I had agonized over who should get my first letter—just a little, and for some number of weeks before we even finished packing boxes in Winston-Salem.
That first letter would launch my project, and then I'd turn around and tell the world who got it, and that felt like pressure.
But as I went down the list (the actual one, of dozens of people I plan to write to in the coming months), I saw my brothers' names and thought about writing to them, and I realized that, that letter felt like no pressure. Not like "oh cool whatever it's just your brothers." More like, "it's clear; it's plain; it should be your brothers." There was no onus or judgment or overwroughted-ed-ness.
I had imagined I'd write it over the course of the week it took us to drive across the country.
And then we actually squeezed ourselves into a car—dogs and baby and things and stuff—and I realized there wasn't room left in my brain for letters.
Then I thought I might write in some little coffee shop once we got to Portland, perfect light, hot mug, cookie.
And then we actually got to Portland and I realized I was ready to stay very still and close by, whatever that meant now.
Unglamorously, I wrote my first letter, yes, over the course of a week, but in various states of cross-leggedness on the floor of our bare apartment, or in the common room on the first floor of our building.
It was maybe the longest letter I've written, recounting all kinds of feelings about what this country looks like once you get into and beyond Texas; what it is to be crammed into a car with so many other living, breathing things; how incredibly wide-eyed I was as we drove into Oregon, and then nearer and nearer to Portland after so many years.
I won't get into every little thing about the letter. That's for my brothers. But one thing at the heart of it was this: they were getting this letter because they were there when I was twelve, and I have this idea about being twelve and daydreaming and becoming a grown up.
At twelve, you are still firmly in touch with your imagination; you can still wield it. But you're also starting to peer into adulthood and see yourself there; you're starting to understand who you are distinctly from who other people are.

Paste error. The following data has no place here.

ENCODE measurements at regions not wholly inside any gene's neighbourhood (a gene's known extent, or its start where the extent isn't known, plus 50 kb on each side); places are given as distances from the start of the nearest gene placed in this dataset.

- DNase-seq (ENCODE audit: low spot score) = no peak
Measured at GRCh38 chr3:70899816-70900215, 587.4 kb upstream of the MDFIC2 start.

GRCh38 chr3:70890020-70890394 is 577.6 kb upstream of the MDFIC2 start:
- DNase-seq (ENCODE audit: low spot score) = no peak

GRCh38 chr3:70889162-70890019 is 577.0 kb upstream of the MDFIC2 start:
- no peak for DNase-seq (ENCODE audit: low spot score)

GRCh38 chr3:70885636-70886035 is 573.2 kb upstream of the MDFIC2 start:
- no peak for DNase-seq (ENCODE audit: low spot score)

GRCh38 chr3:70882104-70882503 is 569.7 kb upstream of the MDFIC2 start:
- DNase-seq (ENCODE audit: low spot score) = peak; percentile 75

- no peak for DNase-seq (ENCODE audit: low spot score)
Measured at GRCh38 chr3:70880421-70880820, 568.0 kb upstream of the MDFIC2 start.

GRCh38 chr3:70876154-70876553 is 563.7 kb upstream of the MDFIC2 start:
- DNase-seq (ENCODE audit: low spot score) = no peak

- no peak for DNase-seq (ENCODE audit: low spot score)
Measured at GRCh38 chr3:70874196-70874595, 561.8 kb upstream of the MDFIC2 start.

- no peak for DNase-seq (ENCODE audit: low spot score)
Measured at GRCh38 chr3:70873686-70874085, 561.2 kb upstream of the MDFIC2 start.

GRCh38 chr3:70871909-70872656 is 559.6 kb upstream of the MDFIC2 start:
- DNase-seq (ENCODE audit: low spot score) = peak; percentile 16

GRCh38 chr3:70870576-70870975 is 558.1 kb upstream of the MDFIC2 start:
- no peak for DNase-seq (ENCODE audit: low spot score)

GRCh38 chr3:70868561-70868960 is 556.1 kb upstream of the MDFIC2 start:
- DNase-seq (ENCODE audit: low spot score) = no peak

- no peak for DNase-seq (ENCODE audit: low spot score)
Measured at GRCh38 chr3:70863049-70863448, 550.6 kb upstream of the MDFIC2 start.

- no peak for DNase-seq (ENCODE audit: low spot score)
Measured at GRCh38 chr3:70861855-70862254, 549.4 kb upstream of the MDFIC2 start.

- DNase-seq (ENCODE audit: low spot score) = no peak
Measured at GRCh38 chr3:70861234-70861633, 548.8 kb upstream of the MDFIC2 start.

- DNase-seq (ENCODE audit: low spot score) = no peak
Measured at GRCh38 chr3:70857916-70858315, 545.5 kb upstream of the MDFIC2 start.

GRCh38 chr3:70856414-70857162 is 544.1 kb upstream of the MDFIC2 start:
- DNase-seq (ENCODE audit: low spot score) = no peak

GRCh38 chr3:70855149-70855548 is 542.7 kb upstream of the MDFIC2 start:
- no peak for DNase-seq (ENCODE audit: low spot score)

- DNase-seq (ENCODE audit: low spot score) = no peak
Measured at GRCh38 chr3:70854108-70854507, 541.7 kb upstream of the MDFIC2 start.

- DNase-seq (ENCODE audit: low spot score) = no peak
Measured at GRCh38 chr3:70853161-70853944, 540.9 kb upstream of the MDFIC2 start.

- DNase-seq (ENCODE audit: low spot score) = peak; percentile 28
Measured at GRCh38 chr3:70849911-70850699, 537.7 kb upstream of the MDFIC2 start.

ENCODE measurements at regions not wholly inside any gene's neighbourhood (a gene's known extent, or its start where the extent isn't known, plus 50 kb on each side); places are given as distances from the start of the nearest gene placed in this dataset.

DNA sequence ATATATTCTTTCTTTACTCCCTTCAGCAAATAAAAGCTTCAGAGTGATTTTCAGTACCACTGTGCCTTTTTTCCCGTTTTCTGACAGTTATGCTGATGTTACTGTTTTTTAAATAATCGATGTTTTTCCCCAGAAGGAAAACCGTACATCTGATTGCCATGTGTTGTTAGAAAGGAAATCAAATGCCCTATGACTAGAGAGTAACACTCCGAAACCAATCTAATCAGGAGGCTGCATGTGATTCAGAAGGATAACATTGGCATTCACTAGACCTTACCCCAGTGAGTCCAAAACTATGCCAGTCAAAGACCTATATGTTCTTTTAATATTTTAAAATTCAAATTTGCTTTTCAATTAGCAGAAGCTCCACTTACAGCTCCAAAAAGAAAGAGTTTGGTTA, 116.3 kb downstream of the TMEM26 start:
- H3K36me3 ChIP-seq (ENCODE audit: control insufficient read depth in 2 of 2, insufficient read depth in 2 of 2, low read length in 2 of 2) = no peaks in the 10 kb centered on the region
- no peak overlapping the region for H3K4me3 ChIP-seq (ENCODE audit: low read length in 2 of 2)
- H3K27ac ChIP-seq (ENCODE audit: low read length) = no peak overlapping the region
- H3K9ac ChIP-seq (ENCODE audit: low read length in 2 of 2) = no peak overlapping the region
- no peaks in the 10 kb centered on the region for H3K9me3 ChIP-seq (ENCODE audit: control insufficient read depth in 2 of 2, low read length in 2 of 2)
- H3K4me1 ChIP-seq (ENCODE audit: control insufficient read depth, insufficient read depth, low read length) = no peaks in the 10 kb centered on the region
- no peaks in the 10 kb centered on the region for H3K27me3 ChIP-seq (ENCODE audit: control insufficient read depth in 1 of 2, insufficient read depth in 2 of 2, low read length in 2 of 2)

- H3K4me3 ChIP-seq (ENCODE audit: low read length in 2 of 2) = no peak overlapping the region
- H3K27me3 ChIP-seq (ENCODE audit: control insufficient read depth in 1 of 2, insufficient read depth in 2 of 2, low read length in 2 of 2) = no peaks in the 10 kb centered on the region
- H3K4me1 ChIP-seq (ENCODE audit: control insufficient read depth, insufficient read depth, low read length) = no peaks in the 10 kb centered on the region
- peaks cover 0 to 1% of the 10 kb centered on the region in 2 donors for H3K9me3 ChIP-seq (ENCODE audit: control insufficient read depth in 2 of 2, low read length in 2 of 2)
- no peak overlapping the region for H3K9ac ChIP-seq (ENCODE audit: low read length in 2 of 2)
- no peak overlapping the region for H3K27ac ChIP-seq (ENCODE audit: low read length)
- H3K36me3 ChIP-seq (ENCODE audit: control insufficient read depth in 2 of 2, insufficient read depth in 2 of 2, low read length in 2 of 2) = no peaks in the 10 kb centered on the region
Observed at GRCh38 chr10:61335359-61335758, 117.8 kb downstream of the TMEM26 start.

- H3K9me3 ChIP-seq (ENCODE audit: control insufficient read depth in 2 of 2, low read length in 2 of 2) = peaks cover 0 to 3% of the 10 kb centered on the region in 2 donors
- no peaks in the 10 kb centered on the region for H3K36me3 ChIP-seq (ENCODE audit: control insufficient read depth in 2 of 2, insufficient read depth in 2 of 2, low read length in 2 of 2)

So it's a magical sliver of time in which you get to imagine a grown life for yourself that is mostly free of rules and obligations.
When I was twelve, I visited Seattle for the first time and fell madly, madly in love with the Pacific Northwest. Our Uncle Chris lived there, and at the time, my grandmother, too. I stayed with them, toured the city, used buses for the first time. I remember my grandmother being impressed with how effortlessly I got myself around. I don't remember feeling at all scared at this new big place I was in. And in fact, I wanted to come back to claim it in adulthood.
That was all more than twenty years ago, and in the time between I made a lot of good decisions, but also very safe ones. Instead of going to Washington for college, I went to a small women's university in Virginia (best damn years).
When I was in my early twenties and single and itching to break out west for Seattle again, I chose to be smart and stay in a paying job, instead.
Patrick and I visited Portland in 2008 and loved it. We talked about moving here. But then I started a little baking business and we bought a house in the town where we'd been living.
Really, I wouldn't unmake any of those choices. They were all so good.
But by the time we visited Portland for the second time last summer, we were both done with safe decisions.
When we were driving along the Columbia River in the last day of our trip to Portland ... my god. Specifically the trains—mile-long trains—cutting through the valley, along the river, with green, green mountains rolling up around them. And then woods thick with moss-covered trees. Little towns cut into the scenery. This was my imagination opened up in front of me.
This is what I would have told my brothers when I was twelve, if I'd had to describe to them where I thought I might be when I was finally grown up.